Essential PC security tips (send to your parents)

Flickr user Rowan Collins

(MoneyWatch) There's an old XKCD comic that contends that hackers aren't as likely to crack your complex password as they are to simply hit you with a wrench until you divulge the password. The point: You'll be compromised in the simplest way possible, and probably in a way you're not expecting.

These days, the greatest risk to online security is someone getting you to voluntarily, if inadvertently, give up confidential information. Recently, tech site MakeUseOf listed some great tips for ensuring that doesn't happen to you:

Use more than one email account. It's convenient to have a single email address for all of your correspondence, but concentrating all of your social networking, newsletters, personal mail, and financial messages in a single account is asking for trouble. If that account gets hacked, you might lose everything. It's a reasonable precaution to operate several accounts and to keep all of your banking and financial emails going to a separate account that doesn't get any other traffic. And these days, since you can aggregate multiple accounts and see them in your inbox all at once with most mail programs, that's not really an inconvenience.

Use separate passwords for all Websites. I've given you this advice before, and it's still just about the best security advice ever. Don't use the same password for your email account, social media accounts and banking. It's just that simple. You don't want to find that someone has compromised your LinkedIn account and then used that same password to hack your PayPal account. Don't forget that even if you use different passwords for all of your various accounts, you can use LastPass or RoboForm to automatically remember all your passwords for you.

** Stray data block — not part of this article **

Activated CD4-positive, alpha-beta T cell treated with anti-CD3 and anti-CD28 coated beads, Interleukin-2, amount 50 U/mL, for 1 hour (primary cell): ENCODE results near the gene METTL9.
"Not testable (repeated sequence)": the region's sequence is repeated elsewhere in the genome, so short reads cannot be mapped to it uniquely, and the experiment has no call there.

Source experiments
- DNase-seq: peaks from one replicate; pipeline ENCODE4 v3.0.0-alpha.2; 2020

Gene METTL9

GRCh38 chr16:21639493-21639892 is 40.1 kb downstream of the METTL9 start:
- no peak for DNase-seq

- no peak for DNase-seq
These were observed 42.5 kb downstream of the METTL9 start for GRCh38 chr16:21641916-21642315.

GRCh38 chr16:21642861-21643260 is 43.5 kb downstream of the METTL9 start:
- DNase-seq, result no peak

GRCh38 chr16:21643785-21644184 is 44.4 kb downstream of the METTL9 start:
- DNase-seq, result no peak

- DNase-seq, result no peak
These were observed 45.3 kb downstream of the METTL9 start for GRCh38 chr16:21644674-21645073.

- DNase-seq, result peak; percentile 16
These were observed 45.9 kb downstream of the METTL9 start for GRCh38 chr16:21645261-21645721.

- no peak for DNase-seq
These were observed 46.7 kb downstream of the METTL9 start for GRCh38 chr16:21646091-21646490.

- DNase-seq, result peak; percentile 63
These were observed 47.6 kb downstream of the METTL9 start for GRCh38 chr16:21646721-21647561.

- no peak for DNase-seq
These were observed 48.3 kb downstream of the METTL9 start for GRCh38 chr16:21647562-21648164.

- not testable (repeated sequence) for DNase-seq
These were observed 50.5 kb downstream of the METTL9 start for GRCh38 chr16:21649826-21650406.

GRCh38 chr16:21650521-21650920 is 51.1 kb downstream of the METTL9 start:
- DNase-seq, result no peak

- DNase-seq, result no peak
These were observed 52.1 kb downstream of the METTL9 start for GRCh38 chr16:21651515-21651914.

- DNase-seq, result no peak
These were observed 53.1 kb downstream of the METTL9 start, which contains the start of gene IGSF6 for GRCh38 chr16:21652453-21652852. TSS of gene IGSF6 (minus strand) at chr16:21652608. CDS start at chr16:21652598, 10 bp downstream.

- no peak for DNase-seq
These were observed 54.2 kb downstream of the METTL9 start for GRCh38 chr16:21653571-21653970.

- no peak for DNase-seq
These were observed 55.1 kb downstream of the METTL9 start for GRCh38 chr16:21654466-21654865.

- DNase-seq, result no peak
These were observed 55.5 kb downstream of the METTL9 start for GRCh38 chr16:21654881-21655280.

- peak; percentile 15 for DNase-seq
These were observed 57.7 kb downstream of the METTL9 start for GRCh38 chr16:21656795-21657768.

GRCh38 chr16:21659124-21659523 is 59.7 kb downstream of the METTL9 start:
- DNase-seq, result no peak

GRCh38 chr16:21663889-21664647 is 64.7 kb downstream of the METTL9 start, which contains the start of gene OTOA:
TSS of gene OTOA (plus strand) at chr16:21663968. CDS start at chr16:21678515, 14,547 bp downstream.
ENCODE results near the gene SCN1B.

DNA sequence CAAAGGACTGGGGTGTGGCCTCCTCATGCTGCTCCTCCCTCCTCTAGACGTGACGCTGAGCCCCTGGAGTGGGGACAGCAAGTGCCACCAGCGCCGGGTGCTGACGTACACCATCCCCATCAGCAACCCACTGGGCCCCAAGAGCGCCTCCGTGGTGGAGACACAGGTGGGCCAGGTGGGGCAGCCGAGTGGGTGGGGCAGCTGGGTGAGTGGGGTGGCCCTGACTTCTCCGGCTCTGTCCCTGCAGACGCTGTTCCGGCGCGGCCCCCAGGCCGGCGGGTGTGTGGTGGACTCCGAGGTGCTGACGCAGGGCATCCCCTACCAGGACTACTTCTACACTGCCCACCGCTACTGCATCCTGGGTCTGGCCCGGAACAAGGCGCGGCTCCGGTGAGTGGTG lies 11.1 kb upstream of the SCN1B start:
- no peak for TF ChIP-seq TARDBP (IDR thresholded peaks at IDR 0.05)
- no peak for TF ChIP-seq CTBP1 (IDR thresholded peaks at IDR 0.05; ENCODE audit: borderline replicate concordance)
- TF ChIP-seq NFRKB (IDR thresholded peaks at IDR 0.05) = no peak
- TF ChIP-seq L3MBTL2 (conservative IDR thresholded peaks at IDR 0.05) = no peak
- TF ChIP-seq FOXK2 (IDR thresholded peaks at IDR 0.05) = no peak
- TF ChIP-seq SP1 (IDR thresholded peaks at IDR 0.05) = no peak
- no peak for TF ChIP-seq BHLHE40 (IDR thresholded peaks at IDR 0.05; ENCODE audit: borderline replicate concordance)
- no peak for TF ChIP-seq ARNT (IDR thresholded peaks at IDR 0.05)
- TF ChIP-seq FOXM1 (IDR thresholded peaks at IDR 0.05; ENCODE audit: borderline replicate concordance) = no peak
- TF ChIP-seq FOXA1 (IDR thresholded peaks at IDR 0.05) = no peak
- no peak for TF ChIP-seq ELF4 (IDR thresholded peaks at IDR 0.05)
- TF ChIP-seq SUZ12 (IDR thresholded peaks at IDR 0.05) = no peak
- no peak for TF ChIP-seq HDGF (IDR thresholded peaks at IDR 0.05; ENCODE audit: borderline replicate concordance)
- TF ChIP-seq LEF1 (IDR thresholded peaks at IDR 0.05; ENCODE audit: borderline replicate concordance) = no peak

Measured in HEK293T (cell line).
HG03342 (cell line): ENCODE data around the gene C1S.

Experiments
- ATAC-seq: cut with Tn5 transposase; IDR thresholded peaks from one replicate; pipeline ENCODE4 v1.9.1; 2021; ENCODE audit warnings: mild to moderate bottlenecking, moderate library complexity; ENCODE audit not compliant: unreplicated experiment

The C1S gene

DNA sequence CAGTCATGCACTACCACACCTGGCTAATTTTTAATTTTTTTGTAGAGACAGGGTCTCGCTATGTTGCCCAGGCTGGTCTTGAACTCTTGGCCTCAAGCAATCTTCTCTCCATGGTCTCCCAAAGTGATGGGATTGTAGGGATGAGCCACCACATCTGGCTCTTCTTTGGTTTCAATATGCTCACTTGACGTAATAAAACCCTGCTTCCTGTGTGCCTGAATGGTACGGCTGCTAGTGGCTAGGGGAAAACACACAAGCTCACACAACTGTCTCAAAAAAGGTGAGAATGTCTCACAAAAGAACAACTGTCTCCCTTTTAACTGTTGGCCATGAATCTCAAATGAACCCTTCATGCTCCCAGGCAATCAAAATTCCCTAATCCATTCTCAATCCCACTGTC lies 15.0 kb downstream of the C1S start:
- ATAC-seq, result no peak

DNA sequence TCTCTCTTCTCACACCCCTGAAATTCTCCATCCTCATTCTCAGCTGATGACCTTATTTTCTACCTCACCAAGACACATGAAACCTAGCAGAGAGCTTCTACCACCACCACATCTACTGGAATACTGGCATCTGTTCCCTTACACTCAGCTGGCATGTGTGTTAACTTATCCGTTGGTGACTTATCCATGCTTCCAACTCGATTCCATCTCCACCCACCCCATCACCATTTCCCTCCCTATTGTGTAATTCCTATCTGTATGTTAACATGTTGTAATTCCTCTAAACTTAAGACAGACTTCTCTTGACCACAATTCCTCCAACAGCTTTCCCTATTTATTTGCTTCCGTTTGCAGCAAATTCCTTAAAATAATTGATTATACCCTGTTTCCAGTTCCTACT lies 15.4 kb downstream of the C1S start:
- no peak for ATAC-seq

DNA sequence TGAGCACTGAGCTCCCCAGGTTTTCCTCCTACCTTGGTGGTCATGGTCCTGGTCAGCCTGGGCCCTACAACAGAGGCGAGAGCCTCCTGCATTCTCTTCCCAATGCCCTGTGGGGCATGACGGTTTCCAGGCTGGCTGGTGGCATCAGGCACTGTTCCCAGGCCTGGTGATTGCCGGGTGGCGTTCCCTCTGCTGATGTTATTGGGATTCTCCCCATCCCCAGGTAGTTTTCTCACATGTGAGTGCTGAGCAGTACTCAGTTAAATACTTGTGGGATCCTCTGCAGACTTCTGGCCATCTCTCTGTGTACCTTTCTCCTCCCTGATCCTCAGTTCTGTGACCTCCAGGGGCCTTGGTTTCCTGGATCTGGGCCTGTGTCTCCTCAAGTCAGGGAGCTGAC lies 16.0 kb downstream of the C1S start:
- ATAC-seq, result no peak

Don't open attachments or click links in email. This is sweeping advice, so I always advise following this in moderation. Obviously, if you're expecting an attachment or a link from someone, it's fine to use it. And if you get an unexpected attachment or link from someone you know, you can generally use common sense to know if it's safe. Hover over the link, for example, and see if the pop-up matches the text in the mail. If they are different, it might be malicious. And don't open an attachment if the tone of the email is uncharacteristic or nonsensical; the sender's account might have been hacked.

Photo courtesy of Flickr user Rowan Collins

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